How has it changed how you view life?
I sometimes think I should have made more of the time spent with friends, family, everyday things, details that you may have overlooked but that now seem exceptional.
Are you still performing?
Not much. I’ve been focusing more on the legal front and the media. For someone who sings in Spanish and Catalan in Belgium there are occasional gigs, but I don’t have a tour scheduled.
You said that you’re studying languages.
Yes, English and French.
Do you see yourself doing a song in either of those languages?
I’ve already done songs in French. In English, for the moment, it’s a bit more complicated.
Even though you’re a rapper, I’m interested in your opinion about the whole urban music genre. What do you think about Rosalía?
I’ll summarise it all very easily. The other day I was in FNAC in Brussels and over the loudspeakers there was a song in Catalan playing. By Rosalía. I didn’t listen to it carefully, because I tend to become a slave to new trends, as I’m susceptible to marketing strategies. Something similar happened with Game of Thrones, for example. Everyone was watching it except for me. And now after five years I’ve become a big fan. I’m sure I’ll listen to Rosalía with more attention in the future and will be better able to evaluate it than I can now. But whatever the case, I’m happy for her. There’s no doubt she’s good at what she does, that she has talent, art, and linguistic sensibility.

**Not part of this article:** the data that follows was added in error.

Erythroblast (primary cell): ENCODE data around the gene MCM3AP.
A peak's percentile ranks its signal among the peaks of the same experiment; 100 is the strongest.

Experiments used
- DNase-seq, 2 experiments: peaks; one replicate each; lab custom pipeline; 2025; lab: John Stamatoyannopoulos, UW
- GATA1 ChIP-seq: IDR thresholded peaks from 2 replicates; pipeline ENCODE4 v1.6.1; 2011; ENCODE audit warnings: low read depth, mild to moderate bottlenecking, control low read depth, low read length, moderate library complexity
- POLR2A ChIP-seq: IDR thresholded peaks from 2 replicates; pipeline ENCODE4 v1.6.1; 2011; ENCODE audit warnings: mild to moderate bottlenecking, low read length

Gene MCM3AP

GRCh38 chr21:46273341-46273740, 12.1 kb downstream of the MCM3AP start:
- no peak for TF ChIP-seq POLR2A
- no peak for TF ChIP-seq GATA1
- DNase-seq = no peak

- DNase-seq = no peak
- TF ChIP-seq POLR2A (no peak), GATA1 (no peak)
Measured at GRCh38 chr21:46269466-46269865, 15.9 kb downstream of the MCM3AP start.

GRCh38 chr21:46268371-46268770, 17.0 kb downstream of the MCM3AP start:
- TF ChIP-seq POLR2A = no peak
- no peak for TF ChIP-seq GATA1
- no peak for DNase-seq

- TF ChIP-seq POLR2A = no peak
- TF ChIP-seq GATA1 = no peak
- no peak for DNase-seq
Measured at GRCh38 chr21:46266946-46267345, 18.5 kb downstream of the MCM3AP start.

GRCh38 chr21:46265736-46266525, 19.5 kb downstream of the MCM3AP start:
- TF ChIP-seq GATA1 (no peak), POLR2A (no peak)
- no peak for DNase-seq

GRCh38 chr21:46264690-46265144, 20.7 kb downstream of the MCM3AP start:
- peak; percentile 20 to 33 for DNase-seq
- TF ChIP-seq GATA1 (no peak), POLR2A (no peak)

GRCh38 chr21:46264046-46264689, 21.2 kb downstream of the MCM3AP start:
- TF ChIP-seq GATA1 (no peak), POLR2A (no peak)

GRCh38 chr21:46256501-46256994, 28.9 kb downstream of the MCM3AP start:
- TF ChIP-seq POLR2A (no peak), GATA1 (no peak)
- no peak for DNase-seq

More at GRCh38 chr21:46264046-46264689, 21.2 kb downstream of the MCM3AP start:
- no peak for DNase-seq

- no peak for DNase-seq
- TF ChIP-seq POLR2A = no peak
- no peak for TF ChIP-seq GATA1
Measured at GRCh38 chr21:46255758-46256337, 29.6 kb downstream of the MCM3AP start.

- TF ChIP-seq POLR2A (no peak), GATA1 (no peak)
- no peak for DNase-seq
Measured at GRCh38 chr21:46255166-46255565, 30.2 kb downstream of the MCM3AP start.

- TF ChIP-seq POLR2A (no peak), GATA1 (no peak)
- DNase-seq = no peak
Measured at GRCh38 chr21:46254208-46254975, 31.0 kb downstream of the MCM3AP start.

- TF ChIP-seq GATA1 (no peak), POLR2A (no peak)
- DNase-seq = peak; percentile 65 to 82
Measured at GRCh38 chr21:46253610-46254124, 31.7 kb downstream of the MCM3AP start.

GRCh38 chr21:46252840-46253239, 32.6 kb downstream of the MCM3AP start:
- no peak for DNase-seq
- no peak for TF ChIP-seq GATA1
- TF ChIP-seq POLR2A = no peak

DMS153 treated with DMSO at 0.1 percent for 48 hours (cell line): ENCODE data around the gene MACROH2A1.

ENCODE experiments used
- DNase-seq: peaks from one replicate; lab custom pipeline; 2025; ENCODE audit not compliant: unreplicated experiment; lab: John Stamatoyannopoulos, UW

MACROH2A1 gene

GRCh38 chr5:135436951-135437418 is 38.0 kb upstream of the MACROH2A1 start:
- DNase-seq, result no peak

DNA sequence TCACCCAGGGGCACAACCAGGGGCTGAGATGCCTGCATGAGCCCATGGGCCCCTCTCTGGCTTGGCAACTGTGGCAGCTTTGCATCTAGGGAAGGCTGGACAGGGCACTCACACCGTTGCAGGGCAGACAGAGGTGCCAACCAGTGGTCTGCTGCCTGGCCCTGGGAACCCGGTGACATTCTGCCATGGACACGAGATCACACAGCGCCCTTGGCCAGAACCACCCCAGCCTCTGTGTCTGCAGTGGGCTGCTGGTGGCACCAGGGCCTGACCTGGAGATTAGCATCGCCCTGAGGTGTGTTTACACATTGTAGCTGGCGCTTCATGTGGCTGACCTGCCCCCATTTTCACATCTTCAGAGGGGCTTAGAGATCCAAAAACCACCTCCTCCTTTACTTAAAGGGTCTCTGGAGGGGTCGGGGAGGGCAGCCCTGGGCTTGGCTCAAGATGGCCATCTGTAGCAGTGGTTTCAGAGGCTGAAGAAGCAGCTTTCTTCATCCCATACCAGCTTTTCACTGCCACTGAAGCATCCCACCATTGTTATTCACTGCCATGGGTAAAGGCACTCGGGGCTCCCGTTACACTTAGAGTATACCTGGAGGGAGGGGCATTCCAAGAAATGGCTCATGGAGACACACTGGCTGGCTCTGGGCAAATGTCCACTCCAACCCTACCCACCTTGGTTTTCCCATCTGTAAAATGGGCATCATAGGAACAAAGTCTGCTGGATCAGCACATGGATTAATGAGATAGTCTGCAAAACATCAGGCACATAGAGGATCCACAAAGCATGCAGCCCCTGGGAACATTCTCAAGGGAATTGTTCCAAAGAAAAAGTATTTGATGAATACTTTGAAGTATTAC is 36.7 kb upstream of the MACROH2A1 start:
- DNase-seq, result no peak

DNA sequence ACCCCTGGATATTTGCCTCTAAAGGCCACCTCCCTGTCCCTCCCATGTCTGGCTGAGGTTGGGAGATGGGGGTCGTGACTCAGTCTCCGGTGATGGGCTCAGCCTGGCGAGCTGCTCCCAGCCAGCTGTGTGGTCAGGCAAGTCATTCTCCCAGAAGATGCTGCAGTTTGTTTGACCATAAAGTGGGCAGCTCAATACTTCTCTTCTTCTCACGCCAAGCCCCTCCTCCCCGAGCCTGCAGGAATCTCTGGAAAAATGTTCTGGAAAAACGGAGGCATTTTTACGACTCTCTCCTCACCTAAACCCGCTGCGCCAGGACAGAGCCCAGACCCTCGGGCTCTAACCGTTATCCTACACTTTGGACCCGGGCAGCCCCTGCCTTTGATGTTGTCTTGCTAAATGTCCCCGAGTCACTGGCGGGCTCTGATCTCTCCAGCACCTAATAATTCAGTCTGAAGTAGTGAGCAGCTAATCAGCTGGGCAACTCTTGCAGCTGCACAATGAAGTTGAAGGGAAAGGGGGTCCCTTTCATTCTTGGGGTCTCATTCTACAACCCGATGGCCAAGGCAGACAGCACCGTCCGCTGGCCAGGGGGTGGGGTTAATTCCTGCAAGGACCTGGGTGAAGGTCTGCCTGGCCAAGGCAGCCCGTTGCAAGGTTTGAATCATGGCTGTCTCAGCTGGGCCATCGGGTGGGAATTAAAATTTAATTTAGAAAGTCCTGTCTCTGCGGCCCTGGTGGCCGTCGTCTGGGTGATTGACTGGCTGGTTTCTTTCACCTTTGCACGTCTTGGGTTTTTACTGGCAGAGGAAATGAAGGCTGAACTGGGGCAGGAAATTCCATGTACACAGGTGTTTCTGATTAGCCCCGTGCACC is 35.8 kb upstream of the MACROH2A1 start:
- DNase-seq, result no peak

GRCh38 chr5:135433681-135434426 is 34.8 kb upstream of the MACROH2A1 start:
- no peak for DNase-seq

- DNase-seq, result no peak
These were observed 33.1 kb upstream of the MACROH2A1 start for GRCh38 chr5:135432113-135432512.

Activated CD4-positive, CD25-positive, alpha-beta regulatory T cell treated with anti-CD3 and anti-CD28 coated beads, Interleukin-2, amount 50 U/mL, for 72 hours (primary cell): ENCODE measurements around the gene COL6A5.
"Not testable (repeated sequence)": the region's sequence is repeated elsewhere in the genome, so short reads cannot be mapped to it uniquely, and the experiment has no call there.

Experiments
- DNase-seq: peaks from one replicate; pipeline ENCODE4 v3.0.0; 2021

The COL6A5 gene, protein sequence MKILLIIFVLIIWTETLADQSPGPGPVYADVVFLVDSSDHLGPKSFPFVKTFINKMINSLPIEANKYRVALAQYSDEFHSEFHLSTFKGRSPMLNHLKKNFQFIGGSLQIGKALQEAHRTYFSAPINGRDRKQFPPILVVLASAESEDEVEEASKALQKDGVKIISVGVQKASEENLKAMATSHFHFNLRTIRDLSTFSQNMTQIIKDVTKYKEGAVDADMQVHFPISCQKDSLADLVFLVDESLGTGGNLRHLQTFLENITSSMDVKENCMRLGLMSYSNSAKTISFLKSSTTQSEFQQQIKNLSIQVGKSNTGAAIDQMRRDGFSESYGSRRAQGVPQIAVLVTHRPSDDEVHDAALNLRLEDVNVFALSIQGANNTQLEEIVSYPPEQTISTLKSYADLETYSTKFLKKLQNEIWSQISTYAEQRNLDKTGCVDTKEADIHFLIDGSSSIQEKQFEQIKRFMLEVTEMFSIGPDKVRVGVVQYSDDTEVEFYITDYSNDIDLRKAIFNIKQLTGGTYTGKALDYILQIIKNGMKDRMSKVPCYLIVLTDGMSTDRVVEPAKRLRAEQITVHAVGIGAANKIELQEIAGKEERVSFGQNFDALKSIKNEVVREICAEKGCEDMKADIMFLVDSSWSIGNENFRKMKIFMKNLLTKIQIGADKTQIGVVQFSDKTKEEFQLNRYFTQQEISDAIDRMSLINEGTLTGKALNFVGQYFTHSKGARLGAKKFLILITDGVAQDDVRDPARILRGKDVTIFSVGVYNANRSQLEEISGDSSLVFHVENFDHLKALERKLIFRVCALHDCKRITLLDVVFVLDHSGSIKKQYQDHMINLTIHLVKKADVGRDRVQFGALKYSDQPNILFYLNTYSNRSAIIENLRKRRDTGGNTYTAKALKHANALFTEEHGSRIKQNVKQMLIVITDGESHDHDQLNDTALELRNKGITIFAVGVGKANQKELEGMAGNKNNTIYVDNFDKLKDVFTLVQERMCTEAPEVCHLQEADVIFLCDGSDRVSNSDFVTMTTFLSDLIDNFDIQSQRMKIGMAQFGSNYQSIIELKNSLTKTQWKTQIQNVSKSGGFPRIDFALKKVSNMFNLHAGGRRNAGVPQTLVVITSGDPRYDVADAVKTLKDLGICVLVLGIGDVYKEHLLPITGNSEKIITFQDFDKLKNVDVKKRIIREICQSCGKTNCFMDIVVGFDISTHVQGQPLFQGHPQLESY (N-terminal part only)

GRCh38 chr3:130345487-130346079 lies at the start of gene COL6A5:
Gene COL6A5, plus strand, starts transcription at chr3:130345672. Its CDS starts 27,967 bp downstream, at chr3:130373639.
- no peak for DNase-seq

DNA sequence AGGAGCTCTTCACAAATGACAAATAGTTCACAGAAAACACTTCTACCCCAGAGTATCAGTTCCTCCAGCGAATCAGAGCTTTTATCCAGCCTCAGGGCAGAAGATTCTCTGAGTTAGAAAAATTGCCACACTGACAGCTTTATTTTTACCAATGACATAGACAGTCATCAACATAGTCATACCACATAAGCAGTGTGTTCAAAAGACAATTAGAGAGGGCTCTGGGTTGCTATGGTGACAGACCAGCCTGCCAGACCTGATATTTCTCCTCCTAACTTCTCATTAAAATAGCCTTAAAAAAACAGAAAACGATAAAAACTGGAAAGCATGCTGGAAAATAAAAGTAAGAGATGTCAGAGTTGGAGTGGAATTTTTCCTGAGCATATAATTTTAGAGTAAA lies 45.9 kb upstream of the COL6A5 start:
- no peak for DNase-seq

In Catalonia there is a boom in urban music, such as trap and hip-hop, also in Catalan.
Catalonia has always had a really good hip-hop and urban music scene, better than in Spain, which yet again because of Catalanophobia has not had enough support.
Which groups would you pick out?
One of the best groups in Spain is At Versaris. In musical quality, for the quality of their message, the quality of their activism, and their human quality. They brought out two albums and then retired because they did not get enough support. Among urban music groups in Catalan I also like Poor tràmit, Xavi Mata, Senyor Oca. There are really good people out there. Yet, the same thing always happens. If their songs were in English then everyone would listen to them, even if they couldn’t understand them, and no one would question the language they are sung in. But if they’re in Catalan then people say they don’t sound good.
How do you see your future in the short term?